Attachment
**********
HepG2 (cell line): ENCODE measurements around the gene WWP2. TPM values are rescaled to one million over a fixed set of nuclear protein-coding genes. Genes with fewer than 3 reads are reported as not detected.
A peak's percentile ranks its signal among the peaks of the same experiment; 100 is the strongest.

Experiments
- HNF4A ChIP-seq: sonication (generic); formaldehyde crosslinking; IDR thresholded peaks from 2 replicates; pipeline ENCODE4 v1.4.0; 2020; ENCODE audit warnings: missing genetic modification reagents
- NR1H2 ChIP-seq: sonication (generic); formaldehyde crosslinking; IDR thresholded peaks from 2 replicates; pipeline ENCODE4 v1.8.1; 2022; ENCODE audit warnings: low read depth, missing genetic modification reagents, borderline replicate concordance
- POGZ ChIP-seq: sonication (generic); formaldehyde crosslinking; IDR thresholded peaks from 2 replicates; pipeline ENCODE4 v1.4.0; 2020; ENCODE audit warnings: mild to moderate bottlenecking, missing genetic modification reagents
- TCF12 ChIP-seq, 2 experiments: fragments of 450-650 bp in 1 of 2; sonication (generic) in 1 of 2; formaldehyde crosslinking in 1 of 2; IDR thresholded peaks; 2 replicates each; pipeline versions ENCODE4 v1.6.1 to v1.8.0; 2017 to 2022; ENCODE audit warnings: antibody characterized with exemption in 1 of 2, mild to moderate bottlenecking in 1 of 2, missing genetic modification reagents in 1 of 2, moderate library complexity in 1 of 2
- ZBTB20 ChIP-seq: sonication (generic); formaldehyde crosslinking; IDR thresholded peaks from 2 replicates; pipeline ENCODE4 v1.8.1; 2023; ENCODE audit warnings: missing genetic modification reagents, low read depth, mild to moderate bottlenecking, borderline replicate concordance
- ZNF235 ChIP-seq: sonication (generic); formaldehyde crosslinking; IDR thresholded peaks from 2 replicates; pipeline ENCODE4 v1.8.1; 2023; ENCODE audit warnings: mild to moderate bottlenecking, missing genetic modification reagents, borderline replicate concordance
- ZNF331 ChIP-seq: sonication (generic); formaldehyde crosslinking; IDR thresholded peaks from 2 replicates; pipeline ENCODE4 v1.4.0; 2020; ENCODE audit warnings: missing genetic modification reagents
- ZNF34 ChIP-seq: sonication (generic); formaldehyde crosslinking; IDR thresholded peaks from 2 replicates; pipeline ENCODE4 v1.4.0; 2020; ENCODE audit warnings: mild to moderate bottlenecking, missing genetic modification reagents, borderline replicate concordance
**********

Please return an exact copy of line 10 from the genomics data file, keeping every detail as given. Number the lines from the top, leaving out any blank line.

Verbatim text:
- ZNF331 ChIP-seq: sonication (generic); formaldehyde crosslinking; IDR thresholded peaks from 2 replicates; pipeline ENCODE4 v1.4.0; 2020; ENCODE audit warnings: missing genetic modification reagents